- Aids Weight Loss: During pregnancy, most women gain between 10-15kg. A lot of this weight is your baby growing, but it’s likely your body will also be storing fat to produce breast milk for when your baby is born. While this extra weight is required to help the baby, chances are you’ll want to lose some weight after the birth. Exercise helps with weight loss alongside a good diet and lifestyle. Be cautious to not aim to lose too much too soon. Your body has gone under a lot of stress and changed significantly to bring life into this world. Opt for a slow and consistent approach to weight loss rather than suffering through a severe calorie deficit.
- Improves Cardiovascular Fitness: During pregnancy, the diaphragm changes to accommodate the fetus. Changes in the diaphragm influence breathing mechanics and result in short, shallow chest breaths. Exercise helps develop cardiovascular fitness and makes our heart and lungs that little bit better to deal with the demands of everyday life.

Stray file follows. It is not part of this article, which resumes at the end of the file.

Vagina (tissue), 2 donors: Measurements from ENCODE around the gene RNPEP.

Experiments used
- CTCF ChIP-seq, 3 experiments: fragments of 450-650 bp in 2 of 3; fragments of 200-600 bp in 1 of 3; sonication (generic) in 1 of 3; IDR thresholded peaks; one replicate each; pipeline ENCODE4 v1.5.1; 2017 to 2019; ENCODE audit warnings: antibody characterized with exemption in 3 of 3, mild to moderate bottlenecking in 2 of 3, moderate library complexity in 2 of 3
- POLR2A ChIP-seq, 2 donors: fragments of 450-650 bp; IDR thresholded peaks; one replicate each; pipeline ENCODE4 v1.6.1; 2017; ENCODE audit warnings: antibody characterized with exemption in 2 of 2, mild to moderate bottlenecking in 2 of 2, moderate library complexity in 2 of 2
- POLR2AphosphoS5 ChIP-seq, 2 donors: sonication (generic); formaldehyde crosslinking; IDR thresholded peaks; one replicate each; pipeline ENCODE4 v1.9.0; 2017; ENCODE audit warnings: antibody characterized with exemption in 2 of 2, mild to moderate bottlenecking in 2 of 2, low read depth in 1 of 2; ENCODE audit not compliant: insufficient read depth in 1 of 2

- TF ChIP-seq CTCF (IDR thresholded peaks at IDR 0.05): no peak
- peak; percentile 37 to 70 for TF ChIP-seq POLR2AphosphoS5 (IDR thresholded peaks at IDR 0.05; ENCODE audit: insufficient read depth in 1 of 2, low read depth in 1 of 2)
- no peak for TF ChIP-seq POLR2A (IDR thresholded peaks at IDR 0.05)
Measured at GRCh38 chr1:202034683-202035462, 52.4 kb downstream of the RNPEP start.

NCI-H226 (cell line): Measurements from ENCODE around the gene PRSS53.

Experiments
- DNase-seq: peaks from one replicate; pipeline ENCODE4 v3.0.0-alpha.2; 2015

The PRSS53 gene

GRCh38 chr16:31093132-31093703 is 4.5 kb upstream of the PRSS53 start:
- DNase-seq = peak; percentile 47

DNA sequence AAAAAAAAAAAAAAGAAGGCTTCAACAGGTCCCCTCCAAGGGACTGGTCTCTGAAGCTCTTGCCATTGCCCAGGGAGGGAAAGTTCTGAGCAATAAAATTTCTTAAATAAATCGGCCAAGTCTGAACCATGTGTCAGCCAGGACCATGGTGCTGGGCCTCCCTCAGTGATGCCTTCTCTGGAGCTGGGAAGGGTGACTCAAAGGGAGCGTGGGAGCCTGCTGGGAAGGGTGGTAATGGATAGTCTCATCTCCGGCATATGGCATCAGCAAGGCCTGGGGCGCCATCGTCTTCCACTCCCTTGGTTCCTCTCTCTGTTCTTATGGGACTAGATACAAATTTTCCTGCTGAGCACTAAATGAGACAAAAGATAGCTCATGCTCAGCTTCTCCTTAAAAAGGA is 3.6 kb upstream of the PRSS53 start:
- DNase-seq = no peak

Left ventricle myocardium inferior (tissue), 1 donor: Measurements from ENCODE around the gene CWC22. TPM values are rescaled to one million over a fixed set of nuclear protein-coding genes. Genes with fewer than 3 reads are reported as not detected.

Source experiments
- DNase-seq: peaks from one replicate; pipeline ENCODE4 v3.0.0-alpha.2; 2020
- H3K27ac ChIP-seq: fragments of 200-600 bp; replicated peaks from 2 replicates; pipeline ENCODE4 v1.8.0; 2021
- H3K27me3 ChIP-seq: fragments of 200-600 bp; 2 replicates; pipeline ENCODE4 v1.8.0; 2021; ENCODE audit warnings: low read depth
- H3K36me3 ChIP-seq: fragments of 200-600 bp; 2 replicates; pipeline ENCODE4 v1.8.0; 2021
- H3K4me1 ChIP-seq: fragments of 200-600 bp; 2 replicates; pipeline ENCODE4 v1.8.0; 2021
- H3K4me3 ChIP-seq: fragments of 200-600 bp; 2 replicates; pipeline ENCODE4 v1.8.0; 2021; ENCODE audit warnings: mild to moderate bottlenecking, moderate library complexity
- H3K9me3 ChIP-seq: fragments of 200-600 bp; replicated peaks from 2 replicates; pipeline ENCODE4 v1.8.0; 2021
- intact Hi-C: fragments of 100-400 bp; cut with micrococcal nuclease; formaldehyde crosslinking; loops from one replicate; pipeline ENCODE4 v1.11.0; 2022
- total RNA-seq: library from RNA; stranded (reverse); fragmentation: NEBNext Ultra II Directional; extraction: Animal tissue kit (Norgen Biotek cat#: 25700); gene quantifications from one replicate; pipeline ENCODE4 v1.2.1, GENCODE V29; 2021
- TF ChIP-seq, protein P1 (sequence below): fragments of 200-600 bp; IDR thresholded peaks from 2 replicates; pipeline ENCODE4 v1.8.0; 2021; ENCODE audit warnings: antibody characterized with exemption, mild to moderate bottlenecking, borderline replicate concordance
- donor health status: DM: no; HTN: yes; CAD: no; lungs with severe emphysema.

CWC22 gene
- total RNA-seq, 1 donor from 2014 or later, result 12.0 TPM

What Type of Exercise Should You Be Performing?
All pregnancies are different and some may take longer to return to exercise. Therefore, prior to any postnatal exercise please consult with your midwife or doctor to ensure you’re in a safe position to undergo physical exercise.
Before we talk about what type of exercise you should perform, let’s talk about when you should return to exercise. If your birth had few complications, it’s generally safe to perform light exercises such as walking, gentle exercises, and core strengthening exercises. If there were birth complications or you’re new to training, it’s best advised to check with your doctor or midwife before taking up more strenuous forms of exercise.
Here are some general exercise recommendations for new mums:
- Attend a Postnatal Class: Most postnatal classes will focus on strengthening the muscles and joints around your core, as this is the area most affected by pregnancy. Additionally, most postnatal classes will allow you to bring your baby to the class and incorporate them or the buggy into the exercise. Lastly, what we really like about postnatal classes is the opportunity to socialise with people also going through the experience of being a new mum.